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Wednesday, December 4, 2013

Don't gore my sacred ox...

Lately there’s been a fairly emphatic and certainly urgent effort by the National Association of Realtors and all of its affiliate state and local associations to rally the troops (Realtors around the country) to protect one of the scared oxen of real estate – the Mortgage Interest Deduction (MID).  President Obama’s budget guru’s have begun looking at reducing or eliminate the MID as a budget balancing measure.

From the National Association of Realtors® (NAR®) site comes this report - In a letter, NATIONAL ASSOCIATION OF REALTORS ® President Ron Phipps said REALTORS ® would reject any tax law changes, including modifications to MID that would impair Americans’ ability to own their homes and to invest in real estate. “The federal policy choice to support home ownership has been in the Internal Revenue Code since its inception,” he said. “We see no valid reason to undermine that basic decision. Indeed, we believe that the only viable tax system is one that would continue to nurture home ownership.”

NAR estimates that any paring back of MID, whether at once or over time, would reduce home values by an average 15 percent. Phipps called that level of wealth destruction “unacceptable,” particularly since “this loss of value is never fully recouped” and it would come at a time when the U.S. economy can’t turn around without a stable housing sector.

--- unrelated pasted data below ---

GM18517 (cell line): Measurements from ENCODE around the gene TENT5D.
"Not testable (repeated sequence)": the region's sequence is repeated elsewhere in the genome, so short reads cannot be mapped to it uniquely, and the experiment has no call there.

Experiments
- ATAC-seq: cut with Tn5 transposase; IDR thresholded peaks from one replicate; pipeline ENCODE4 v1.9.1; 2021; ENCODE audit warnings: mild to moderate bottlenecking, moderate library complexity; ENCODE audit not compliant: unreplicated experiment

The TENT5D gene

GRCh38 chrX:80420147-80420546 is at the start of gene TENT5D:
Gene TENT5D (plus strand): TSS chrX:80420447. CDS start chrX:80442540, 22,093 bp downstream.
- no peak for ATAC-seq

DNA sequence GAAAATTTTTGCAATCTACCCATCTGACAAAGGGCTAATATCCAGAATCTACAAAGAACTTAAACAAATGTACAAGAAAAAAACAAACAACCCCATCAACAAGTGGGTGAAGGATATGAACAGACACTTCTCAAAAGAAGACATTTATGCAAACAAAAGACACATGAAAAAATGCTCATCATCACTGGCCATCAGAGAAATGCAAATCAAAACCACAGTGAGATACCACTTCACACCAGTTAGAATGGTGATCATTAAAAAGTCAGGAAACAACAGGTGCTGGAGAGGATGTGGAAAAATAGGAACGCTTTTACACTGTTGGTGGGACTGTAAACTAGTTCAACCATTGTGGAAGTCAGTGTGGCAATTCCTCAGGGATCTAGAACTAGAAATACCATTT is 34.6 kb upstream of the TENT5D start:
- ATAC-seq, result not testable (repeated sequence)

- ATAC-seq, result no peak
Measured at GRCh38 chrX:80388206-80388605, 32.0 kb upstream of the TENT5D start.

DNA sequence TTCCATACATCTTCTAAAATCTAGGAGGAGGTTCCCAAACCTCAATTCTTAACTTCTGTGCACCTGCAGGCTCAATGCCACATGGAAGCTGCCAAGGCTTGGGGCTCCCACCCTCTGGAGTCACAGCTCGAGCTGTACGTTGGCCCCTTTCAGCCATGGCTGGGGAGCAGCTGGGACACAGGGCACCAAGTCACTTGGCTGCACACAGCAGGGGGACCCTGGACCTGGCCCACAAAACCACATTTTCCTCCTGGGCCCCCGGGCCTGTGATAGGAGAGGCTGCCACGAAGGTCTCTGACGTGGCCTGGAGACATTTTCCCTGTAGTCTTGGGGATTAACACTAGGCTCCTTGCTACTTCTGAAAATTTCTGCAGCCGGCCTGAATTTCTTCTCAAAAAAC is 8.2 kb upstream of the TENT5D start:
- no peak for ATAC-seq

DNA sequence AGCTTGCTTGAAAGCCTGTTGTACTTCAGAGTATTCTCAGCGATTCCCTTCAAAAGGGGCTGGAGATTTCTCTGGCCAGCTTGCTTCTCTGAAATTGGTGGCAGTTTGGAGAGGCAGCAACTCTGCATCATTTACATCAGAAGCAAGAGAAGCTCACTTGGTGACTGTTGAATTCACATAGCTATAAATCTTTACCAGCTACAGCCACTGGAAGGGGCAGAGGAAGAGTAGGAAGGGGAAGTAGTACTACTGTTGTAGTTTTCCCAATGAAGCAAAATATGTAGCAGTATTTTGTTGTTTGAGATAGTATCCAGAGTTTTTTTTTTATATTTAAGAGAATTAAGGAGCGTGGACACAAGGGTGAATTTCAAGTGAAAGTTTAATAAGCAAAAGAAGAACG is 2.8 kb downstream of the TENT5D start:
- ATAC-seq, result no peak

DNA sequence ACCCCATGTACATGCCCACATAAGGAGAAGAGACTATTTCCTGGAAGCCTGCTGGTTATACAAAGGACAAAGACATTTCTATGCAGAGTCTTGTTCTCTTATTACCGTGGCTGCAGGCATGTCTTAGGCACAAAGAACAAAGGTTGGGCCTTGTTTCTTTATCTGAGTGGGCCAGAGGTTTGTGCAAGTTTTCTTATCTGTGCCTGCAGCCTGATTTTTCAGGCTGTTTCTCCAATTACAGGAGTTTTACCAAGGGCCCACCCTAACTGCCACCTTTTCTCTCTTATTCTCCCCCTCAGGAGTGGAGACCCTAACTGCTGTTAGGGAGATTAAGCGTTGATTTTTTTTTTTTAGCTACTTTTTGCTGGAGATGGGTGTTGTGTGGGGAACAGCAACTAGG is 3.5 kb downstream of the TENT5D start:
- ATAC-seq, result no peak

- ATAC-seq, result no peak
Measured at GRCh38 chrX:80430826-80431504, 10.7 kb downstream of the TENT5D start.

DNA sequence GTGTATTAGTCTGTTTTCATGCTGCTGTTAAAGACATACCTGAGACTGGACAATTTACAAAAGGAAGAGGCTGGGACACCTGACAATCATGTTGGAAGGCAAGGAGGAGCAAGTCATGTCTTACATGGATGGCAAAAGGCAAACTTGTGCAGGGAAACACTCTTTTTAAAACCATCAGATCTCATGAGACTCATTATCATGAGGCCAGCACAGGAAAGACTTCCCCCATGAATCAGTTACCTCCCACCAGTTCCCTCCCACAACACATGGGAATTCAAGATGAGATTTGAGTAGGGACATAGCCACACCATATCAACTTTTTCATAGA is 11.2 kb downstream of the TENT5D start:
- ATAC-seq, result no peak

I’m not sure what impact there would be if a bunch of Realtors® “reject” the law. How does one go about rejecting a law? If just the Realtors reject the law do others still have to follow it? How does that help the homeowners? Can they reject it, too? Maybe, if they know a Realtor, they can? I suppose that Mr. Phillips meant to say that the Realtors will vigorously oppose the passage of any new law that takes away this deduction.

Another recent effort of almost the same level of urgency concerns laws impacting Flood Insurance that are just now being implemented. From a press release on the Federal Emergency Management Agency (FEMA) site comes this information -  In July 2012, the U.S. Congress passed the Biggert-Waters Flood Insurance Reform Act of 2012 (BW-12) which calls on the Federal Emergency Management Agency (FEMA), and other agencies, to make a number of changes to the way the National Flood Insurance Program (NFIP) is run. Some of these changes already have occurred, and others will be implemented in the coming months. Key provisions of the legislation will require the NFIP to raise rates to reflect true flood risk, make the program more financially stable, and change how Flood Insurance Rate Map (FIRM) updates impact policyholders. The changes will mean premium rate increases for some—but not all—policyholders over time